Crouse Health Online: Wellness is just a click away.
Share Share
  |  Connect with Us: 
large
med
small
Text Size
 

Health News



Acne May Blemish Teens' Emotional Lives, Too

Acne May Blemish Teens' Emotional Lives, Too

03/18/11

THURSDAY, March 17 (HealthDay News) -- A new review confirms something that teens have always known: pimples, low self-esteem and depression often go hand-in-hand.

While it doesn't prove that blemishes actually cause emotional problems, the analysis of 16 studies suggests that teenage acne outbreaks do more than just boost Clearasil sales.

"Acne has a huge impact on people's lives," said review co-author Dr. Steven R. Feldman, a professor of dermatology at Wake Forest University School of Medicine. "It's something worth treating," he added, and not just because it can lead to permanent scarring.

Feldman said he launched his research at a time when there's a growing interest in how skin diseases might be linked to other conditions. People with psoriasis, for example, may have problems with heart disease, arthritis and mental issues.

Acne, of course, has long been known as a teenage scourge, although pimples can also affect older people. Feldman and his colleagues looked for research into the possible effects of acne on quality of life and mental health in adolescents. They determined that 16 studies were worthy of inclusion in their review; some of the studies included both teenagers and older people.

The review was published in the Dermatology Online Journal.

Overall, it says, the studies suggest that acne "can negatively affect quality of life, self-esteem and mood in adolescents." Acne is also linked to higher rates of anxiety, depression and suicidal thoughts.

In particular, one study found that 9 percent of teens with acne showed signs of depression, a rate that is three to four times higher than in the general population.

The cause-and-effect issue is a tricky one: the studies don't prove that acne directly causes these problems; it could conceivably be the other way around.

However, "we're not anticipating that depression causes acne," Feldman said, although he thinks stress could exacerbate the skin condition.

The good news is that acne is largely treatable, especially in severe cases. The drug Accutane (isotretinoin) remains available, despite its reputation for having serious side effects, including depression, if not monitored properly. Because of links to birth defects, the drug is also particularly hazardous for women who or pregnant or may become pregnant. "For those patients who take it, it will change their lives," said Dr. Robert S. Kirsner, chief of dermatology at University of Miami School of Medicine.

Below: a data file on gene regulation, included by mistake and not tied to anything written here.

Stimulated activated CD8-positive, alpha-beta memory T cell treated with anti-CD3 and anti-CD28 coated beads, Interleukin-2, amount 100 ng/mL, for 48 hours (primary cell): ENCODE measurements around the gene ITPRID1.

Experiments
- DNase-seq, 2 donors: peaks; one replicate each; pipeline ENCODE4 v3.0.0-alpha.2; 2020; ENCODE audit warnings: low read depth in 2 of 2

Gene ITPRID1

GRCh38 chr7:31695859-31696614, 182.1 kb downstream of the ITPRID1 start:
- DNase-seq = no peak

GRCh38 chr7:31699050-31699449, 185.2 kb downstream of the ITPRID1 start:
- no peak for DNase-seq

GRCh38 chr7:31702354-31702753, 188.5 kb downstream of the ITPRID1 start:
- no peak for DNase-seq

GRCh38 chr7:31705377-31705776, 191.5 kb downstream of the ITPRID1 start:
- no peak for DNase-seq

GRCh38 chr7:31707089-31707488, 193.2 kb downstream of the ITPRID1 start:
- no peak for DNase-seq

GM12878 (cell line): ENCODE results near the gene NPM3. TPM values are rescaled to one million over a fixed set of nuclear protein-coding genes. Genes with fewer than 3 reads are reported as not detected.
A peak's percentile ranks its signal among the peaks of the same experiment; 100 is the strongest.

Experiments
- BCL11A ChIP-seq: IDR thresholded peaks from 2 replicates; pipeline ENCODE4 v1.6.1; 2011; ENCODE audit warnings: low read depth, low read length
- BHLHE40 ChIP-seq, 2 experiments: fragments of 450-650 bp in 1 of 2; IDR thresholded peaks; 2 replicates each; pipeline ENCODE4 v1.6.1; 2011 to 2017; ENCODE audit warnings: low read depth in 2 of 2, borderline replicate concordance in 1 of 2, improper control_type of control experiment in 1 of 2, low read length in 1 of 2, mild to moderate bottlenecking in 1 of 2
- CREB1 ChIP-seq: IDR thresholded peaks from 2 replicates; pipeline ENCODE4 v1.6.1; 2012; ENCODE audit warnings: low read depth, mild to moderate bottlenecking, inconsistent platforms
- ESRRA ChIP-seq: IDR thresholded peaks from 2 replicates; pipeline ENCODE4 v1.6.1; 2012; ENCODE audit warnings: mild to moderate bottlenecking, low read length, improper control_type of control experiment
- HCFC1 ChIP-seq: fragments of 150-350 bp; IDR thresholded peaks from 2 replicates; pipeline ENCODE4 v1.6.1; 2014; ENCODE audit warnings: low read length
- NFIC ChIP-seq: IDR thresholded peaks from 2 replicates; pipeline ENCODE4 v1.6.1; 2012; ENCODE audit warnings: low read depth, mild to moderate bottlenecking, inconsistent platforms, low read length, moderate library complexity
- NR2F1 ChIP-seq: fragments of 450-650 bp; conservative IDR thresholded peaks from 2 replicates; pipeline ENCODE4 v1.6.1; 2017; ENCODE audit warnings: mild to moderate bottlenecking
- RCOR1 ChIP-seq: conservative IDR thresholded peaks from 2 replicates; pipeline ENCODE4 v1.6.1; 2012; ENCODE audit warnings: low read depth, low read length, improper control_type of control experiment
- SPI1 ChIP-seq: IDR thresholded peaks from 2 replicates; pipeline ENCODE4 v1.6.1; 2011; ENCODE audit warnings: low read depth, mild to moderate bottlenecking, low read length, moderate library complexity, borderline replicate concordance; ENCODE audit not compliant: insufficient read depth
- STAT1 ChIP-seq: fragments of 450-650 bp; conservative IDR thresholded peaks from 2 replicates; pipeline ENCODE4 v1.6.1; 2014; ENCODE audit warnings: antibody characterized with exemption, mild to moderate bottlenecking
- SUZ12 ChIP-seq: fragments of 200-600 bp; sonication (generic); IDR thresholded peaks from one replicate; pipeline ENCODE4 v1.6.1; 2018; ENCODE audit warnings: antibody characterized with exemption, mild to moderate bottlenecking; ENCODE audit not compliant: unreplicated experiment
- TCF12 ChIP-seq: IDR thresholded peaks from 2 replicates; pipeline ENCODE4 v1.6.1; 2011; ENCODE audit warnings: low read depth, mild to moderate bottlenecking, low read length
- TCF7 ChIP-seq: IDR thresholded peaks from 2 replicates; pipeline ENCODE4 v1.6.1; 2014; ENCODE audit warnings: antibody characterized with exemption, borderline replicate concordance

Those with less severe cases of acne, or those unwilling to take the drug, face a tougher battle, Kirsner said. In those cases, "you don't cure it. You treat it."

There are a variety of acne treatments other than pills, including injections that reduce inflammation and prescription and over-the-counter creams.

What to do? Review co-author Feldman advised acne sufferers to "go ahead and see your doctor to get it treated, a primary care doctor or a dermatologist, before there's scarring or psychological issues."

If you don't have insurance, many dermatologists will offer lower rates, and drug companies may be able to provide assistance too, he said.

More information

For more about acne, try the U.S. National Library of Medicine.

Copyright © 2011 HealthDay. All rights reserved.

Please be aware that this information is provided to supplement the care provided by your physician. It is neither intended nor implied to be a substitute for professional medical advice. CALL YOUR HEALTHCARE PROVIDER IMMEDIATELY IF YOU THINK YOU MAY HAVE A MEDICAL EMERGENCY. Always seek the advice of your physician or other qualified health provider prior to starting any new treatment or with any questions you may have regarding a medical condition.

OF INTEREST:
 

Latest News

Crouse Employee Lois Wille Walks the Simply Well Lifestyle Talk
more >

MedEx Bedside Prescription Delivery Service

Free service offers convenience, patient education at discharge.
more >

CrouseSports Express After-Hours Ortho Care

Immediate care of orthopedic injuries in kids and adults.
more >

Weight Loss Surgery

Is it right for you? Attend a free information seminar held twice monthly.
more >

Quality at Crouse

See how Crouse Hospital strives to provide the best in patient care.
more >

Cheer Up That Special Someone

Say get well or welcome a new arrival with a gift purchased right at Crouse.

more >

Make an Online Donation Now

Your donation of any amount helps support Crouse services & programs in a meaningful way.
more >

Shop Online Now

Say get well, thinking of you or welcome new baby with a unique gift from the Crouse Gift Shop.

more >